"The thing is that he's got such a defensive mentality," Goettemoeller said. "But he's got tremendous hands, and he's a strong kid, and he can play on either side of the ball. I think it depends on where the need is because he can play either way."
Former Buckeye great and Carrollton assistant coach Kirk Lowdermilk was happy to shed some light on the kind of player that he thinks Ohio State is getting in Hoobler.
"I think he's getting better every day, and he's got a lot to learn about the game, but athletically they will enjoy what they're getting," he said. "He's a very good athlete, he's a very fierce competitor, he's tough, he's a hitter, but it's just going to take him a little while to figure out some stuff about the game. But I think they're going to get a very, very good player and they'll be happy with him."
Although he's being recruited by Ohio State as a tight end, even Lowdermilk isn't certain about what Hoobler's eventual position will be in college.
"I think that's to be determined. They're going to have to make that decision," he said. "You've seen him run and catch the ball; he can get out and run and catch the ball. And his blocking is getting better and better and better, but he's still got a lot to learn as far as playing leverage football. But he'll learn that in a hurry when he's going against 290 pound guys instead of 210 pound guys."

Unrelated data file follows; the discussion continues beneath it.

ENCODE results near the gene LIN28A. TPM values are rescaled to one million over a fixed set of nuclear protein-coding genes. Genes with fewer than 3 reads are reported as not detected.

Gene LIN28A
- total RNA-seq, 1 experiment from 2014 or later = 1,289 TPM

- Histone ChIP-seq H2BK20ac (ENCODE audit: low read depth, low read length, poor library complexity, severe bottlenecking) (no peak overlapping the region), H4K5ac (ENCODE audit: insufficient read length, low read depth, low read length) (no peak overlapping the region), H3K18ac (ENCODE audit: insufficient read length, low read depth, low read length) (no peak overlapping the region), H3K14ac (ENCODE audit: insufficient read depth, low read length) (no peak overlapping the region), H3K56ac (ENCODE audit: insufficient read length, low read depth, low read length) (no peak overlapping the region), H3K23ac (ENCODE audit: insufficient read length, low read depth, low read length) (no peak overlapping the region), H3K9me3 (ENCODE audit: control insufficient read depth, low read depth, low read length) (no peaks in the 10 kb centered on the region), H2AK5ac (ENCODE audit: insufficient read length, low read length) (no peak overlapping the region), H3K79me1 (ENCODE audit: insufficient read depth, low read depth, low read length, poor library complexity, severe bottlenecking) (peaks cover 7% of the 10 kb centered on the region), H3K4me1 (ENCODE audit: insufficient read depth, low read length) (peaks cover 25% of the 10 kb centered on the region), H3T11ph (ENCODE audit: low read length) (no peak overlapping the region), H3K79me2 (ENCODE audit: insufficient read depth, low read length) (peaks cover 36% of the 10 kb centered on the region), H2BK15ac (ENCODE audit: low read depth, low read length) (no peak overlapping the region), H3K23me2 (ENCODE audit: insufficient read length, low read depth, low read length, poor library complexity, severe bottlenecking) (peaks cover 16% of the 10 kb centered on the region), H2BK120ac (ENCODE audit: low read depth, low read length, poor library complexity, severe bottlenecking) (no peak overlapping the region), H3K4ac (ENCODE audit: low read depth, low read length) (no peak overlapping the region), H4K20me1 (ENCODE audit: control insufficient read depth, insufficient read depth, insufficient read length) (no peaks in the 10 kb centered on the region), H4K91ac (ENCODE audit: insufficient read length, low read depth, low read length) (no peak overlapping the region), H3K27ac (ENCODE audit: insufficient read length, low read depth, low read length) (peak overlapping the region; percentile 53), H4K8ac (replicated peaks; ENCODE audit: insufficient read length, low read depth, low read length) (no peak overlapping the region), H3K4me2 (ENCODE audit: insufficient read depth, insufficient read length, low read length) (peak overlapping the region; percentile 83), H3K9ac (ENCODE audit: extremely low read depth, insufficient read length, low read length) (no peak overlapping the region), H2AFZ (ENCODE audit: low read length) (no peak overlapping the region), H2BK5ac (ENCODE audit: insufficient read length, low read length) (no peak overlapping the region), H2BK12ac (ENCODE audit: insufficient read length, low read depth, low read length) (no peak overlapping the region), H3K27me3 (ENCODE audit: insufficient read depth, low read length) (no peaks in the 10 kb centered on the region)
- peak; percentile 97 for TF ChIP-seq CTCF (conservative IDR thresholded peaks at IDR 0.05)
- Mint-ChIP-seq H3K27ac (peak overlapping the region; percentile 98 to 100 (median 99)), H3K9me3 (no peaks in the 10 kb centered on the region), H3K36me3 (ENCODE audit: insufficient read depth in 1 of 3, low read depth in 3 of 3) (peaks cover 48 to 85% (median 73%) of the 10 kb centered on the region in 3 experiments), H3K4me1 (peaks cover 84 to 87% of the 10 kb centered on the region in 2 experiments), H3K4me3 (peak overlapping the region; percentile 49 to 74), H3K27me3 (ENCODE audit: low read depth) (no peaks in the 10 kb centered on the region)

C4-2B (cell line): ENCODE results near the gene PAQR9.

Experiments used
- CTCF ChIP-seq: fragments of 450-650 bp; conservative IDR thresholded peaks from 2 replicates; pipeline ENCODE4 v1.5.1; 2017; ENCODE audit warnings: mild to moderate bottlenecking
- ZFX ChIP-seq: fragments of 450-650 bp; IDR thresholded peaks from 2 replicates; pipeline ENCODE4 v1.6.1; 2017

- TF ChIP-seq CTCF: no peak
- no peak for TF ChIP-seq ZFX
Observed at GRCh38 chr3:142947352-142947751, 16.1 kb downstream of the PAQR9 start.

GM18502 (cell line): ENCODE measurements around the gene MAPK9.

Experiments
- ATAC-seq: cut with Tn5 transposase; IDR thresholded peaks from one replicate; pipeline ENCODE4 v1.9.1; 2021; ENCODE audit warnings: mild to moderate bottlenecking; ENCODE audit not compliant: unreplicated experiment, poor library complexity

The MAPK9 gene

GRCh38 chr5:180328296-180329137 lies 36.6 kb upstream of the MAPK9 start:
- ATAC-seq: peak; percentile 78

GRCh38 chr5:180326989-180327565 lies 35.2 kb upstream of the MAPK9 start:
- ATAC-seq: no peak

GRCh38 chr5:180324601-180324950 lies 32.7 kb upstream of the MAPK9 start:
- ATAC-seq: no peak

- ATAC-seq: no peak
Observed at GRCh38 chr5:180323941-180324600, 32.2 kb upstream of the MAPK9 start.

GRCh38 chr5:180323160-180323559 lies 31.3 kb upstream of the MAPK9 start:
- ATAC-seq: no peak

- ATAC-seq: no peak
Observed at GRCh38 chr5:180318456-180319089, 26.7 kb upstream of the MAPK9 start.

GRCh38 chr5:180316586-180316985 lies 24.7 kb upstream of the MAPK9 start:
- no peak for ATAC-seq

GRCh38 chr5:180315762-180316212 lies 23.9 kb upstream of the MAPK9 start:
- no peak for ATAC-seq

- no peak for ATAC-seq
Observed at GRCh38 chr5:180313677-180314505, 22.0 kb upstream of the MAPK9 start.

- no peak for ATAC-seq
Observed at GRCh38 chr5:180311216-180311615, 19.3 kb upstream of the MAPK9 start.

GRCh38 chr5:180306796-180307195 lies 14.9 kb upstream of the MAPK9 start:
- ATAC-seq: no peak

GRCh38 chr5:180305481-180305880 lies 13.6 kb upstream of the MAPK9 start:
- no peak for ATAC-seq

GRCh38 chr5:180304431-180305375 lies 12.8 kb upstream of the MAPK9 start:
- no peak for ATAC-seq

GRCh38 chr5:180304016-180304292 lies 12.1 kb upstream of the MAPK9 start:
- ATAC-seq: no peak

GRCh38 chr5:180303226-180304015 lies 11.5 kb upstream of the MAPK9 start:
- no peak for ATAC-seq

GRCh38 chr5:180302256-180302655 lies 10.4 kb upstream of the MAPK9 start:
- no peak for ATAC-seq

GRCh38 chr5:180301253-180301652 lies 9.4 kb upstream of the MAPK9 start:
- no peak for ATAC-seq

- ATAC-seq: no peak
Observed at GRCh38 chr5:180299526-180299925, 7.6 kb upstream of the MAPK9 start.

Of course, tight ends have to be able to block at Ohio State, and Lowdermilk, being a former offensive player himself, is excited about Hoobler's potential as a blocker.
"He'll be able to block," he said. "Like I've said, he's got a lot to learn, but I've tried to give him a good starting point as far as playing leverage and footwork, but he's got a lot to learn still."
And the intangibles are just as exciting with Hoobler.
"He's has tremendous character; he makes great decisions all of the time," Goettemoeller said. "He's a leader everywhere, on the field and in the classroom, and our kids have really responded to that."
At 2-3, Carrollton's chances for the postseason aren't the greatest, but a victory at West Branch helped make the season brighter for Hoobler and his mates.
"We got killed here two years ago in my sophomore year, like 55-0, so this is a big win for us tonight," he said. "So now we're back in the race for the NBC, so we'll see what goes on from here."